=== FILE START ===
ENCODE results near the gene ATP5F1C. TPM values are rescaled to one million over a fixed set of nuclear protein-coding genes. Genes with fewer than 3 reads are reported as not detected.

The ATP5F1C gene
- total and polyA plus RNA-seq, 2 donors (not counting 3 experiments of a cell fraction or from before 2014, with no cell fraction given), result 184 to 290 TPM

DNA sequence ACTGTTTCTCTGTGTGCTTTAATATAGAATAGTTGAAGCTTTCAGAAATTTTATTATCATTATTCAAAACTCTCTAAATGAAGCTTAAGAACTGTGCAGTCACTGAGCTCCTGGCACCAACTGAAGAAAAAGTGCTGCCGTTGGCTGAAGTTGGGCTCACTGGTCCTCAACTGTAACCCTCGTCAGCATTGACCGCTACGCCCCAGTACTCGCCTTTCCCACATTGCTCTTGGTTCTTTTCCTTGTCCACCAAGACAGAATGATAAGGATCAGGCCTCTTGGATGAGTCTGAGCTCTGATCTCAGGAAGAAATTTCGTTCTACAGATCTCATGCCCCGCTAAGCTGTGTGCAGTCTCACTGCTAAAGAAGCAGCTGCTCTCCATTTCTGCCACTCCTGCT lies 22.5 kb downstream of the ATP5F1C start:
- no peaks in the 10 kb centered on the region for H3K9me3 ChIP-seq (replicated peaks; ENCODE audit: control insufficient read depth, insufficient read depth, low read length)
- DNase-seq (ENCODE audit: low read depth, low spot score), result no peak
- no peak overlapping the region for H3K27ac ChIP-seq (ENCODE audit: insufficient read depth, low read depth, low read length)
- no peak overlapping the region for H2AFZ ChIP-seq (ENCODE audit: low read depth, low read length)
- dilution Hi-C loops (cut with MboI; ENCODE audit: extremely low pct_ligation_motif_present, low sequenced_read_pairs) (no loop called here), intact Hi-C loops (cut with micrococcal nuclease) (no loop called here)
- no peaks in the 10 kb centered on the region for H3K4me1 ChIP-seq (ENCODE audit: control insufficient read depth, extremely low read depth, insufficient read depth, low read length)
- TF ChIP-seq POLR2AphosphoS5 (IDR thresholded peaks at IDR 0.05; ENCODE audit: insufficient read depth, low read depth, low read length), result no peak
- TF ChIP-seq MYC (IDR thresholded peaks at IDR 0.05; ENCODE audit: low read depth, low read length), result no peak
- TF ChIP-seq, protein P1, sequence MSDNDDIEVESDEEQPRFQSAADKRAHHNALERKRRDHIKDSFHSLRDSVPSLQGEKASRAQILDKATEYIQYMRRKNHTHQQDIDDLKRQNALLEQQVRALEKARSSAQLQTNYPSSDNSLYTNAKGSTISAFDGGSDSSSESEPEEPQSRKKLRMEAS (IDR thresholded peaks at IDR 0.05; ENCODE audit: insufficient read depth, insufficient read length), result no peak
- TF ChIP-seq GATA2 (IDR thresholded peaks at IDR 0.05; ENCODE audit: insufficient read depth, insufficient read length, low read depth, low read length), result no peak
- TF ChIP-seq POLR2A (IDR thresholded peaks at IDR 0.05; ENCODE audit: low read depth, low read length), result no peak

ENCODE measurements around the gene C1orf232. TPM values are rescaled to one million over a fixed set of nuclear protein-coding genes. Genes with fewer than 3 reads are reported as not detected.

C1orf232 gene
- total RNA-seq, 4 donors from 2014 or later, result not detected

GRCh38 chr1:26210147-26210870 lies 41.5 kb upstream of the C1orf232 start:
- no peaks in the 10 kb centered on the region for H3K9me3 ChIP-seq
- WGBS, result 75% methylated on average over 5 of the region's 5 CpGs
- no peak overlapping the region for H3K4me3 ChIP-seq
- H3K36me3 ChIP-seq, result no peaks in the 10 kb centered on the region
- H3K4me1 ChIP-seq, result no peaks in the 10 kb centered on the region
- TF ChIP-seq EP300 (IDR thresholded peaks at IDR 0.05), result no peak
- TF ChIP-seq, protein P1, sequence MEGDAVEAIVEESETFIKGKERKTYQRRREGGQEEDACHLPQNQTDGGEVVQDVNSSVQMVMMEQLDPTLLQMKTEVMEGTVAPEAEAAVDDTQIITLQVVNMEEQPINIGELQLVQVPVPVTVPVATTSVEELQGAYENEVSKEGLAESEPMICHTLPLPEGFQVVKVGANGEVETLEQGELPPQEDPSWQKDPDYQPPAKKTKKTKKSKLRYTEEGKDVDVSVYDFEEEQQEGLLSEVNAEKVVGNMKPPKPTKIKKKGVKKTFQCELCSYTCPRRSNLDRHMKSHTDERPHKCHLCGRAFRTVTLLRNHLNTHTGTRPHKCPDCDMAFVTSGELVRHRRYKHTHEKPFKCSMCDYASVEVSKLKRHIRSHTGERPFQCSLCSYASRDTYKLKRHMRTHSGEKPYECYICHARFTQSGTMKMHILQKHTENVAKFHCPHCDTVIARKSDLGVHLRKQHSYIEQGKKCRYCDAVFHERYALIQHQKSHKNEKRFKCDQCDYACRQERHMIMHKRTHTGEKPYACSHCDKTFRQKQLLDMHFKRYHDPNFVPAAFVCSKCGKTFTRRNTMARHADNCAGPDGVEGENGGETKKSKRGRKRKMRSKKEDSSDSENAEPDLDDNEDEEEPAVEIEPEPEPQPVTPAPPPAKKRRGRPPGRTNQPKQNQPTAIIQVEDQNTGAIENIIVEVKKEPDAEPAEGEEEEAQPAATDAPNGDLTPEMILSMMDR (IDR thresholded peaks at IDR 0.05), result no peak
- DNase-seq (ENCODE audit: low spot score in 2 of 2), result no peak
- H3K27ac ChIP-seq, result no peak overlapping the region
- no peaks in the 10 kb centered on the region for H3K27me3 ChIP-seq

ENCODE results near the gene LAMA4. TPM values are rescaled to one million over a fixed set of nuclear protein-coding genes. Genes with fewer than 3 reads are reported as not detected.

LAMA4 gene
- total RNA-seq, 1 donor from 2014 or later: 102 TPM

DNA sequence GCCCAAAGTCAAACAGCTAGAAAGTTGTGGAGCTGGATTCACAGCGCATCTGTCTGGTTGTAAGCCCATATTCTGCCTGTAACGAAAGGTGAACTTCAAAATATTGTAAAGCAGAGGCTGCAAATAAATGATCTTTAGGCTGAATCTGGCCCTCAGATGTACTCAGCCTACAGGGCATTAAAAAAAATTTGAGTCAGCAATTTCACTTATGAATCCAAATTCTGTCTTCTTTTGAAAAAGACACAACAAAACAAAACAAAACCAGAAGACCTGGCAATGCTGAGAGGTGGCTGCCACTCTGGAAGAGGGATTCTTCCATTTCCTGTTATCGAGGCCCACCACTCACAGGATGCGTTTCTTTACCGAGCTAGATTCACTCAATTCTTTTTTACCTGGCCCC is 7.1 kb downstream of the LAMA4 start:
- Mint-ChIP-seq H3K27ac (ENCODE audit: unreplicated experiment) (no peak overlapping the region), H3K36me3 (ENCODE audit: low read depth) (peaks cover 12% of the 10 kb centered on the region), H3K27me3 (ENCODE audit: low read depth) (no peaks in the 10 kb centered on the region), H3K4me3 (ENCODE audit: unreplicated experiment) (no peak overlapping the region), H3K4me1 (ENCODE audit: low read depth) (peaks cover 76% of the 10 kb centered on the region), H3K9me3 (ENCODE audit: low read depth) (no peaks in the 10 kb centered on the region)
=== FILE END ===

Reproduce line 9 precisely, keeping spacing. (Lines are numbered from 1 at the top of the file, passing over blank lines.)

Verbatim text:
- dilution Hi-C loops (cut with MboI; ENCODE audit: extremely low pct_ligation_motif_present, low sequenced_read_pairs) (no loop called here), intact Hi-C loops (cut with micrococcal nuclease) (no loop called here)